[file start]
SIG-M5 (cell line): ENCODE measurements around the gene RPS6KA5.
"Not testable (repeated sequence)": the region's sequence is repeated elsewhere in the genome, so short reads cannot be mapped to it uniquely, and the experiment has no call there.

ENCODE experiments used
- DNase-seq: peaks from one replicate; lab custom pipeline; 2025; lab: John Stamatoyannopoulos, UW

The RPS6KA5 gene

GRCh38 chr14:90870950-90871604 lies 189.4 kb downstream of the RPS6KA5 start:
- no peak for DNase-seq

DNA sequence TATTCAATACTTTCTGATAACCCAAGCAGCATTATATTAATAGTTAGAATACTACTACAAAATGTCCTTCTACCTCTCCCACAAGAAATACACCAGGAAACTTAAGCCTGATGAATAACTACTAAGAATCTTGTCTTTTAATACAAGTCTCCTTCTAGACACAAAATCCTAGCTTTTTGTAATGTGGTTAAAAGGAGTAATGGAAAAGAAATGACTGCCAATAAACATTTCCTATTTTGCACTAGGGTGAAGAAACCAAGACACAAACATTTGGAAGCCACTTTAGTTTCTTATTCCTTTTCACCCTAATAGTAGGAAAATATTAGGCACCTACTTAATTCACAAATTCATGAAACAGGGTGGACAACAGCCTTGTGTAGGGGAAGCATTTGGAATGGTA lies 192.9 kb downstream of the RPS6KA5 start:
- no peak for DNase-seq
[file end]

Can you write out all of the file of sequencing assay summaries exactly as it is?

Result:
SIG-M5 (cell line): ENCODE measurements around the gene RPS6KA5.
"Not testable (repeated sequence)": the region's sequence is repeated elsewhere in the genome, so short reads cannot be mapped to it uniquely, and the experiment has no call there.

ENCODE experiments used
- DNase-seq: peaks from one replicate; lab custom pipeline; 2025; lab: John Stamatoyannopoulos, UW

The RPS6KA5 gene

GRCh38 chr14:90870950-90871604 lies 189.4 kb downstream of the RPS6KA5 start:
- no peak for DNase-seq

DNA sequence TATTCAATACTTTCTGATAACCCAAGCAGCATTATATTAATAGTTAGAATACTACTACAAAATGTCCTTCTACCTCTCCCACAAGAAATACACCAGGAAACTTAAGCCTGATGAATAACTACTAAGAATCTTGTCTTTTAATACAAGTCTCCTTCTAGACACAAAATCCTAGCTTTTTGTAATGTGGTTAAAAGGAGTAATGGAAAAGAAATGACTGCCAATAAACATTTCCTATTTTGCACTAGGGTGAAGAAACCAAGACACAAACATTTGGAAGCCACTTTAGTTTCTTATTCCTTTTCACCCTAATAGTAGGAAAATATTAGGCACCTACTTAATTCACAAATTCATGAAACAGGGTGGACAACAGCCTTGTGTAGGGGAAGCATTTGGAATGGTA lies 192.9 kb downstream of the RPS6KA5 start:
- no peak for DNase-seq